Unifying Concepts

Revised Sapporo Criteria for Antiphospholipid Syndrome (APS)

Antiphospholipid antibody syndrome (APS) is an autoimmune disorder characterized by vascular thrombosis, complications during pregnancy, and the presence of antiphospholipid antibodies (APL) in plasma.

Revised Sapporo classification criteria for the APS

Clinical criteria
1. Vascular thrombosis*
One or more clinical episodes of arterial, venous, or small vessel thrombosis, in any tissue or organ. Thrombosis must be confirmed by imaging or Doppler studies or histopathology, with the exception of superficial venous thrombosis. For histopathologic confirmation, thrombosis should be present without significant evidence of inflammation in the vessel wall.
2. Pregnancy morbidity

  1. One or more unexplained deaths of a morphologically normal fetus at or beyond the 10th week of gestation, with normal fetal morphology documented by ultrasound or by direct examination of the fetus, or
  2. One or more premature births of a morphologically normal neonate before the 34th week of gestation because of: (i) eclampsia or severe preeclampsia defined according to standard definitions, or (ii) recognised features of placental insufficiency**, or
  3. Three or more unexplained consecutive spontaneous abortions before the 10th week of gestation, with maternal anatomic or hormonal abnormalities and paternal and maternal chromosomal causes excluded.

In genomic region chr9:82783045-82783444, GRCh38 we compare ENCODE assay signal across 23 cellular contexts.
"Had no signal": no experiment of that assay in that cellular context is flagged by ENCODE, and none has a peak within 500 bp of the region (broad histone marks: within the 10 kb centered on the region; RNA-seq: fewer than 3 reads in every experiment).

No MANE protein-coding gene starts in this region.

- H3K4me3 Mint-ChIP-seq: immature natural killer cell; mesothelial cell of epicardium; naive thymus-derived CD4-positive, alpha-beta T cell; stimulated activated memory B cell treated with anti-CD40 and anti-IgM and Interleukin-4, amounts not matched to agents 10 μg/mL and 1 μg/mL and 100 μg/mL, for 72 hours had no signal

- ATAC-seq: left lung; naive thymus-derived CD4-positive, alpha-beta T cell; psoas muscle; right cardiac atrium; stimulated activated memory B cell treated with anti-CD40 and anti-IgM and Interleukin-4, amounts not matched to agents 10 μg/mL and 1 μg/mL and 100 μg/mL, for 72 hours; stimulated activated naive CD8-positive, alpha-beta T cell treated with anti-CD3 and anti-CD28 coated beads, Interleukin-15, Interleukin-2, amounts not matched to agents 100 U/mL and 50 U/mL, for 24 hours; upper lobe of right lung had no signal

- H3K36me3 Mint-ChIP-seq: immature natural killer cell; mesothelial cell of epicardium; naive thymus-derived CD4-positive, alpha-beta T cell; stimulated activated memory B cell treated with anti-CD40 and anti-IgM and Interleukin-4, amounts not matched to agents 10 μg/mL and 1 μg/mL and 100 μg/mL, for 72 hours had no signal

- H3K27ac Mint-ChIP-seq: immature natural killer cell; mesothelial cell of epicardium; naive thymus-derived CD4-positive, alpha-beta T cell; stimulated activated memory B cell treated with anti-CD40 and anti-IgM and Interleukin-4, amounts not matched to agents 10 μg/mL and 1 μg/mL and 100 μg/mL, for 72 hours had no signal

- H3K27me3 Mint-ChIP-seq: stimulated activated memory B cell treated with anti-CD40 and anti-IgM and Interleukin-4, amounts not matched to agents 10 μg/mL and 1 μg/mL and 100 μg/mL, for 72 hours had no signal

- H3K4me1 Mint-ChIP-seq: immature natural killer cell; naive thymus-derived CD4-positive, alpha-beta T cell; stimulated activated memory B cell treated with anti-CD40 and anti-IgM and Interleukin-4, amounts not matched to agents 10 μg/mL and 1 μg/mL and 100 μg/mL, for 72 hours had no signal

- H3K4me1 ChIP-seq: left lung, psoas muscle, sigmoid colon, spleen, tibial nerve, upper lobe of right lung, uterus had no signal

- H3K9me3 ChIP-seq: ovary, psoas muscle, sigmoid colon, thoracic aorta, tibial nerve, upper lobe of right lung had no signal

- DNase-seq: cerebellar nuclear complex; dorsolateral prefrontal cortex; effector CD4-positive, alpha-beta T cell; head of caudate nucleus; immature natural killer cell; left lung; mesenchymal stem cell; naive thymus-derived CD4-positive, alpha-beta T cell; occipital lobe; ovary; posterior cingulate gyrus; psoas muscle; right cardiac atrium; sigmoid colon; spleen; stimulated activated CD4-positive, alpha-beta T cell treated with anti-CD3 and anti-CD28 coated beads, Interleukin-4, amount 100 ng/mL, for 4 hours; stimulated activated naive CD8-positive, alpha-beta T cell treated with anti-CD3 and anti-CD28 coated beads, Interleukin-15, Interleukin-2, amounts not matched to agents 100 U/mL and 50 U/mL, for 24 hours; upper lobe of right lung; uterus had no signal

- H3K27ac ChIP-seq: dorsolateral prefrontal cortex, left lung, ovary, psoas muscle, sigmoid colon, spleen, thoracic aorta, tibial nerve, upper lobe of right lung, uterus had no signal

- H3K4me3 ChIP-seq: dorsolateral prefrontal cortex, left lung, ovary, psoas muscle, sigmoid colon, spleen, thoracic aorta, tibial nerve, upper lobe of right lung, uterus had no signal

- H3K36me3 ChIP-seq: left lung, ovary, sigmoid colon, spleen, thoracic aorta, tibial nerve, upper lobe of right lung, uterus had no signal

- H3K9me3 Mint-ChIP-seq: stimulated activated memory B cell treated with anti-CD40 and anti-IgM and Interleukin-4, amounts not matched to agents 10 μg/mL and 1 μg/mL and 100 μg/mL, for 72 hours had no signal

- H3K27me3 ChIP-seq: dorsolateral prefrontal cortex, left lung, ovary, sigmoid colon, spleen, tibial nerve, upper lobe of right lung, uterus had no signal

In studies of populations of patients who have more than one type of pregnancy morbidity, investigators are strongly encouraged to stratify groups of subjects according to a, b, or c above.

Laboratory criteria***
1. Anticardiolipin antibody of IgG and/or IgM isotype in serum or plasma, present in medium or high titer (i.e. >40 IgG phospholipid units (GPL) or IgM phospholipid units (MPL), or >the 99th percentile, or > mean + 3SD of 40 healthy controls), on 2 or more occasions, at least 12 weeks apart, measured by a standardized enzyme-linked immunosorbent assay (ELISA).
2. Lupus anticoagulant present in plasma, on 2 or more occasions at least 12 weeks apart, detected according to the guidelines of the International Society on Thrombosis and Hemostasis (Scientific Subcommittee on Lupus Anticoagulants/Phospholipid-Dependent Antibodies).
3. Anti-β2 glycoprotein-I antibody of IgG and/or IgM isotype in serum or plasma, present on 2 or more occasions, at least 12 weeks apart, measured by a standardized enzyme-linked immunosorbent assay, according to recommended procedures.

Definite APS is present if at least one of the clinical criteria and one 3 of the laboratory criteria are met, with the first measurement of the laboratory test performed at least 12 weeks from the clinical manifestation****.